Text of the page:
[Not sure or indifferent / Beautiful and/or well-designed / Ugly and/

or poorly-designed / There hasn’t been any / Other – please specify]

Locally we have small (15 or fewer homes) developments, they are very specific to the actual developer but largely they have been accepted by the local community. The houses are unremarkable but perfectly adequate and inoffensive, utilising the space allocated as well as can be expected.

16. Sustainability is at the heart of our proposals. What is your priority for sustainability in your area?

[Less reliance on cars / More green and open spaces / Energy efficiency of new buildings / More trees / Other – please specify]

So what does ‘Sustainability’ mean? Apparently it could be ‘ more trees’ or ‘less reliance on cars’. Did I miss the definition? So once again we meet one of those weasel words that people use to get round having to specify real things. What do I think it means in a partical way in Bunbury:

A decent public bus service that offers a real alternative to cars. That means serall journeys everyday that would enable travel to local towns and back again to support workers and shoppers, as well as recreational users. Rural concern are ignored by the urban focussed writers of this paper.

Children should be able to walk or cycle to and from school an other facilities in the village, in safety. Adults should also feel safe and encouraged to walk and cycle as government papers have indicated is their goal That means suitable pavements and speed limits (20mph) on cars that are enforceable. No on street parking, cycling parking facilities

A serious move to enable rural areas dependant on carbon fuels (oil boilers are common in Bunbury as we have no gas pipe to the village) to move to sustainable energy sources.

The encouragement of home based working where possible and consideration given to ways of reducing developments that simply increase traffic through the village to the detriment of the environment (noise and air pollution).

‘Best in Class’ broadband provision and appropriate levels of accessible computer terminals in local cafes or village halls.

Within the residential zones around the centres of villages the emphasis must move away from the domination of vehicles to prioritise walking and cycling in clean air and quiet movement.

17. Do you agree with our proposals for improving the production and use of design guides and codes?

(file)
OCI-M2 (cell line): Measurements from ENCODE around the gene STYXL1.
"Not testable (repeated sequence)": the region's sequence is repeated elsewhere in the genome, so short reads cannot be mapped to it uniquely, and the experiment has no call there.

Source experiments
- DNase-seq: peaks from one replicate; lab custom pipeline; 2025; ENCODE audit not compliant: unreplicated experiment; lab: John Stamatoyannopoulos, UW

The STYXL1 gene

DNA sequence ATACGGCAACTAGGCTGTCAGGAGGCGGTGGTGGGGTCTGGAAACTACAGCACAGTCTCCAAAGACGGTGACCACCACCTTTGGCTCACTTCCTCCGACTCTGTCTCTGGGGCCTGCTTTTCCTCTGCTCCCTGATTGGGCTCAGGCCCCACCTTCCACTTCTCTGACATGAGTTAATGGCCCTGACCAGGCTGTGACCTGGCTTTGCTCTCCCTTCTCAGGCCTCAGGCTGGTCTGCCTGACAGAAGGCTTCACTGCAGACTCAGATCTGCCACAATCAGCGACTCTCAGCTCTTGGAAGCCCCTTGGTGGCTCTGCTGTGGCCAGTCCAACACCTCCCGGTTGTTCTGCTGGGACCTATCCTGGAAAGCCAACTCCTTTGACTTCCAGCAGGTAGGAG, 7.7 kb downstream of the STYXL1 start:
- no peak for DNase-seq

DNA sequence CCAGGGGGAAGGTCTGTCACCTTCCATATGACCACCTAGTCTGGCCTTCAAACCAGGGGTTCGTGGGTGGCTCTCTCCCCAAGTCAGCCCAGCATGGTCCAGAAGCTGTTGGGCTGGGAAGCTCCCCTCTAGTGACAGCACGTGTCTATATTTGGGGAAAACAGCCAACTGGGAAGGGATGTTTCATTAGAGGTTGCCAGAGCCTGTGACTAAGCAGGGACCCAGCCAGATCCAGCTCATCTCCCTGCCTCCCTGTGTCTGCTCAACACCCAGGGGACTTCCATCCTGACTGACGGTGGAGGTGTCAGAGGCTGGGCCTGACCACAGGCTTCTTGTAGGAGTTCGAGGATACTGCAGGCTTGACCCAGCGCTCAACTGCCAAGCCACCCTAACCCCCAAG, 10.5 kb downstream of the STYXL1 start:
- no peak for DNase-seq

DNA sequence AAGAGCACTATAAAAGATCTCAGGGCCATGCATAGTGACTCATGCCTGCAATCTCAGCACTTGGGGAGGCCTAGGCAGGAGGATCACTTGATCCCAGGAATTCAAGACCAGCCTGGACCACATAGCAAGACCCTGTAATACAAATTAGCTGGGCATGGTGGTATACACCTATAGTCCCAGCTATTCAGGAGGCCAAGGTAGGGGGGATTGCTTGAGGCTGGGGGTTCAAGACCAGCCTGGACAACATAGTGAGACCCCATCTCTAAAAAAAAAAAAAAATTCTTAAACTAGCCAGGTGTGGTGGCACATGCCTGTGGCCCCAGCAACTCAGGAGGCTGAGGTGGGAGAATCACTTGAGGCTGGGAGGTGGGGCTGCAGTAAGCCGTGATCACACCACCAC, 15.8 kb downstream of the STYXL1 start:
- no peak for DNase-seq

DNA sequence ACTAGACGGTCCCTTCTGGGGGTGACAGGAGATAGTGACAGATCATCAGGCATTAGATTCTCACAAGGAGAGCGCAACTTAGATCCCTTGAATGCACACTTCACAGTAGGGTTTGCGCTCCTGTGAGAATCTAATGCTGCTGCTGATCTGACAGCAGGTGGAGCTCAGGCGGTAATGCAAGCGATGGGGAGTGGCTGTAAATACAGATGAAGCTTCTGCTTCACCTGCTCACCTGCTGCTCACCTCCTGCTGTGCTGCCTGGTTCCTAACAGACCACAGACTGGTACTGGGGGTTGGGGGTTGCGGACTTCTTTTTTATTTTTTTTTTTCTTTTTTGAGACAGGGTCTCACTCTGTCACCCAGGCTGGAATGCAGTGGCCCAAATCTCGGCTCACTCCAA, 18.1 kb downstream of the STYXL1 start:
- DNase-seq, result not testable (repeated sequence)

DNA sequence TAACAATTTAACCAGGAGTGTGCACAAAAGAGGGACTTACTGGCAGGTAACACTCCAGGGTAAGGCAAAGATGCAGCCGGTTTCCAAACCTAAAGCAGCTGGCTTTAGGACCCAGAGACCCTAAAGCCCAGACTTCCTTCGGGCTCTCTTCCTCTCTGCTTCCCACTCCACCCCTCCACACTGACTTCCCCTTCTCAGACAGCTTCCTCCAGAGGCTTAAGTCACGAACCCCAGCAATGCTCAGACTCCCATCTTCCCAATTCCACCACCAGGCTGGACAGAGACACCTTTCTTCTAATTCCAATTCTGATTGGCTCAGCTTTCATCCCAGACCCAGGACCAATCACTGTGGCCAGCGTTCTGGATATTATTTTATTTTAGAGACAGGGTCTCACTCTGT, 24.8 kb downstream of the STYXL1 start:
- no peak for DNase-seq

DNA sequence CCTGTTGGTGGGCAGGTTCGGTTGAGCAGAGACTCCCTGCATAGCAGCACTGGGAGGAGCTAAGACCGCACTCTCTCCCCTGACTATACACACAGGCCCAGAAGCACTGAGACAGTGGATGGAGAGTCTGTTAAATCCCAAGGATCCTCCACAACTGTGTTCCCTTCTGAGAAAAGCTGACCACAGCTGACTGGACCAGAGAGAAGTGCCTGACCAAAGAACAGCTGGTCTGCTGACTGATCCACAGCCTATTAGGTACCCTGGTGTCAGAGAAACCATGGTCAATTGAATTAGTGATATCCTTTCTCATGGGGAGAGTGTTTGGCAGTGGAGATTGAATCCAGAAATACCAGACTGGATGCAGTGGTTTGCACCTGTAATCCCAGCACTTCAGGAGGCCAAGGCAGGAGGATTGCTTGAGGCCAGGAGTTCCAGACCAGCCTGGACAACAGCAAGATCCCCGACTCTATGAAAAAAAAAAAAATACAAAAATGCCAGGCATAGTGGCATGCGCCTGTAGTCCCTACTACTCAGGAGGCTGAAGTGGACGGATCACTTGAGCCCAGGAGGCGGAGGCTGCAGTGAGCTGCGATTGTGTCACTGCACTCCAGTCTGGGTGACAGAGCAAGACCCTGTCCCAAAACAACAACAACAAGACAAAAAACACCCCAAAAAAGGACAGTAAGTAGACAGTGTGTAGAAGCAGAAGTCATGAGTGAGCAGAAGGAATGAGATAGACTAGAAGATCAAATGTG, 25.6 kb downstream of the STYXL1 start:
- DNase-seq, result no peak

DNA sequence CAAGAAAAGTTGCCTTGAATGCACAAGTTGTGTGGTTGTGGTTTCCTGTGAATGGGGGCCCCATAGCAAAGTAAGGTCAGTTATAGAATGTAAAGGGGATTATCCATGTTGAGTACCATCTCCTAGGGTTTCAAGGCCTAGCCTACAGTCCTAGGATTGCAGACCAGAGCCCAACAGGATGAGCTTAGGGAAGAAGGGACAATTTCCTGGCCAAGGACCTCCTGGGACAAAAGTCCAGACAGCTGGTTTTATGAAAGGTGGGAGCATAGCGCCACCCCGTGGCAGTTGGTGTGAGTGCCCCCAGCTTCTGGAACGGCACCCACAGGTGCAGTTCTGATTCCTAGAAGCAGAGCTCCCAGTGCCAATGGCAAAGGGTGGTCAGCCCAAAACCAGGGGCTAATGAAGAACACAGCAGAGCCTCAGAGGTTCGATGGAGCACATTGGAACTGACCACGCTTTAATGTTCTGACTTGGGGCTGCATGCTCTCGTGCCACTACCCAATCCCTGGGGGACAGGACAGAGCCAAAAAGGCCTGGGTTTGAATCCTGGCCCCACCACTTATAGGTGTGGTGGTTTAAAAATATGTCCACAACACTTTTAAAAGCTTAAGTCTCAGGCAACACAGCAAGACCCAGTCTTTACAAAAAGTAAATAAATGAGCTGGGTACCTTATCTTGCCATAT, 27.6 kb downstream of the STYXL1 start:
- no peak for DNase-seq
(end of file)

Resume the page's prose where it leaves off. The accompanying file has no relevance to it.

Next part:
[Yes / No / Not sure. Please provide supporting statement.]

YesIn principle these codes are a good idea if the stimulate high standards. But as is common in the White Paper the focus is urban not rural. I propose that rural developments have a separate code. As mentioned previously most rural housing developments are small in size (less than 50 houses), we need cycle and walking routes within villages in order to access facilities such as GP surgeries, schools and shops. The code should therefore extend to linking a development with these facilities and not be limited to within the actual development itself.

18. Do you agree that we should establish a new body to support design coding and building better places, and that each authority should have a chief officer for design and place-making?

[Yes / No / Not sure. Please provide supporting statement.]

Not Sure

Another quango stacked with political appointees to be the government bidding? Would we end up with better design or ‘Poundsbury style’ and fake Costwold? Appointments should be made by appropriate bodies and not the Minister. Unrealistic? Yes probable but on can hope that politisationn of our world has its limits.

19. Do you agree with our proposal to consider how designmight be given greater emphasis in the strategic objectives for Homes England?

[Yes / No / Not sure. Please provide supporting statement.]


But it need to reflect both the wide variety of vernacular styles across England and the need to blend new and traditional and develop new styles. Beautiful can be modern.

20. Do you agree with our proposals for implementing a fast-track for beauty?

[Yes / No / Not sure. Please provide supporting statement.]


Automatic consent is not a good principle in a democratic society where the outcome impacts directly on peoples quality of life. What is the style that Cheshire would go for anyway? We have a considerable diversity. Victorian polychromatic brick work, sandstone lintels, slate roof tiles, stone walls, carved soffits etc. Different villages have different mixes dependent on their history e.g. Historic estates have particular styles.

From the White Paper this sentence stands out as one I can support: To enable further tailoring of these patterns to local character and preferences, we also propose that local planning authorities or neighbourhood planning groups would be able to use local orders to modify how the standard types apply in their areas, based on local evidence of what options are most popular with the wider public.